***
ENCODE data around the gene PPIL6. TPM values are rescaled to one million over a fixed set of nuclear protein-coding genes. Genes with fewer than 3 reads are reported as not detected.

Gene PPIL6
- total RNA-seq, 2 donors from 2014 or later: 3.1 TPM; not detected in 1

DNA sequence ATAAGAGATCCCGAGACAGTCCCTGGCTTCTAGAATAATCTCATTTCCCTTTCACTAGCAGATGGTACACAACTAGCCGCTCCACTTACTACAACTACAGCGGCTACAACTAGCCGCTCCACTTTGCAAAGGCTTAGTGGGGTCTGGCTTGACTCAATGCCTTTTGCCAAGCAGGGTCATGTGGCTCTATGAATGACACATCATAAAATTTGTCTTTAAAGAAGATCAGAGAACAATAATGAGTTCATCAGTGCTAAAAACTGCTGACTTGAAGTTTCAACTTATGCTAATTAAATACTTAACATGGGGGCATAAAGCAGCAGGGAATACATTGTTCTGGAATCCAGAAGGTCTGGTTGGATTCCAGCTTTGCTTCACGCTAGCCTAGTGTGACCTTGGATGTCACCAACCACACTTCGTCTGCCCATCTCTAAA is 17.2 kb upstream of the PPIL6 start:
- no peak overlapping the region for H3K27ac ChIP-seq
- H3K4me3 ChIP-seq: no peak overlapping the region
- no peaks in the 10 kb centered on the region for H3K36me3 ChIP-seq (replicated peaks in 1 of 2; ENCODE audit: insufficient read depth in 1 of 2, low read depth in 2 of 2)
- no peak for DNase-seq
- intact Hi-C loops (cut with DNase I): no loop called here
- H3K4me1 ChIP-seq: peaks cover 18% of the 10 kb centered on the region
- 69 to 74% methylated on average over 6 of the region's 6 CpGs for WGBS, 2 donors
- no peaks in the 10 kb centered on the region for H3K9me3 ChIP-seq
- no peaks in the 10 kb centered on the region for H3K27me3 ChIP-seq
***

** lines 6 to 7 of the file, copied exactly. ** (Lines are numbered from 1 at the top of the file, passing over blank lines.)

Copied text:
- H3K4me3 ChIP-seq: no peak overlapping the region
- no peaks in the 10 kb centered on the region for H3K36me3 ChIP-seq (replicated peaks in 1 of 2; ENCODE audit: insufficient read depth in 1 of 2, low read depth in 2 of 2)